Benjamin Franklin Papers

To Benjamin Franklin from Catharine W. Livingston, 19 October 1781

From Catharine W. Livingston3

ALS: Historical Society of Pennsylvania

Phila. Octr 19 81

Not long since I had the pleasure of forwarding a letter from my Father to your Excellency,4 but as the casualties attending the receipt of letters in War time are many, it may not reach you Sir before this, if at all— And being furnished with a very favorable opportunity by the gentleman who will honor me with the care of this, I hope you will excuse the liberty of my troubling you Sir, with a few lines; to which I am encouraged by the attention the American Minister has shewn to his unfortunate Countrymen, & my great anxiety for a Captive Brother; now a Prisoner in some part of England; late a Midshipman on board the Saratoga—Third & youngest Son of William Livingston’s—a Lad of about 19 years of age, inspired by the example of his fellow countrymen, engaged in the sea service, with a view to assist in humbling Americas proud Foes, & restoring peace & liberty to their Republic—5

The purport of my father’s letter, was Sir, to request your interest in releiving & effecting as far as in your power his Sons exchange. It is near a twelve month since my Brother left America, & no particulars has reached his family respecting his fate, but the capture of the Ship in which he sailed; for many months we suffered much on his account, those less interested than his relatives, gave up all Idea of ever hearing of the saratoga— our hope was a remote one, & would admit only of the cruel alternative of capture— my brothers situation is particularly unfortunate to him, as he has not for a few years past enjoy’d his health except at Sea, tho naturally sound & strong constitution’d—but impaired in being often exposed in the frequent incursions of the Enemy in New Jersey the State of his residence—nor can he flatter himself that he will find friends in a country to which his father is so notoriously an Enemy to—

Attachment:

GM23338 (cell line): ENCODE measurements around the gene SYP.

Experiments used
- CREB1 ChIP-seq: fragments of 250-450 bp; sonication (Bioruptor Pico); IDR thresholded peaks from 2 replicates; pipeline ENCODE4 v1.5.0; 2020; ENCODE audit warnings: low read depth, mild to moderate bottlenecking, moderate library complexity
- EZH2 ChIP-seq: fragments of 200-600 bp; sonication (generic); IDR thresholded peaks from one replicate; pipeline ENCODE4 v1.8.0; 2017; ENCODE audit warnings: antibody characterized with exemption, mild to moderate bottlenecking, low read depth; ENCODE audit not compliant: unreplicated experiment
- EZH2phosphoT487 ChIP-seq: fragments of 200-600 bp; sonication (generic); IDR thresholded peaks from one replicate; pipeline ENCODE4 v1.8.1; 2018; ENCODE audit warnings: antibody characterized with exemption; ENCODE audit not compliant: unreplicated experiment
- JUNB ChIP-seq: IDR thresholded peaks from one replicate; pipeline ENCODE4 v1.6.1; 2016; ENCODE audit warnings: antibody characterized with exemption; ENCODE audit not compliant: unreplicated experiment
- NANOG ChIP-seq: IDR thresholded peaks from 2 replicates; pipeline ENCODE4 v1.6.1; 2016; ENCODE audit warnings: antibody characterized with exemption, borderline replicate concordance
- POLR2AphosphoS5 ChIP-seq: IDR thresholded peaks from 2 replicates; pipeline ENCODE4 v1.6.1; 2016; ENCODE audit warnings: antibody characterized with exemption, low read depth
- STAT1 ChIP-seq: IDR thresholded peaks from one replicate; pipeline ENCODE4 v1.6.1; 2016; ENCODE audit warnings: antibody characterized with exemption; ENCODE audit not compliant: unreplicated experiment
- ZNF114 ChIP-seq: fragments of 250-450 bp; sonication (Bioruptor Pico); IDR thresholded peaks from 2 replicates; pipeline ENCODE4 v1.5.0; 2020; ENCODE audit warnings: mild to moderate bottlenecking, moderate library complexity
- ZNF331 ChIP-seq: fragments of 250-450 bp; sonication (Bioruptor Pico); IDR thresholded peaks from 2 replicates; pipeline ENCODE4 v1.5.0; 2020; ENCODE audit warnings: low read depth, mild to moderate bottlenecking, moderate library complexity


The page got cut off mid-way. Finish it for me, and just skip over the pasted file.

Any releif that he experiences in consequence of your Excellency’s exertions in his favor, will be gratefully acknowledged by his Family & Friends, & particularly so by his affectionate Sister, & your very obliged Friend & Admirer

Catharine W Livingston

P.S. My Brothers name is John Lawrence Livingston

Addressed: His Excellency Dr. Benjamin Franklin / Minister plenipotentary from the united / States of America to his most Christian / Majesty / Passy near Paris / presented by Mr Ridley

[Note numbering follows the Franklin Papers source.]

3Catharine Wilhelmina Livingston (1751–1813), the older sister of Sarah Livingston Jay, was a daughter of William Livingston, the governor of New Jersey: Morris, Jay: Revolutionary, pp. 123–4; Carl E. Prince, ed., The Papers of William Livingston (5 vols., Trenton, 1979—88), I, xxviii–xxix. She later married Matthew Ridley, who carried this letter.


5Her youngest brother, John Lawrence Livingston (1762–1781), was not a prisoner, but had been lost at sea with the sloop of war Saratoga, which disappeared with all hands during a sudden wind gust on March 17, 1781: Morris, Jay: Peace, pp. 122–3, 200; Prince, Livingston Papers, I, xxviii–xxix, 396; John A. McManemin, Captains of the Continental Navy (Ho-Ho-Kus, N.J., 1981), p. 530.

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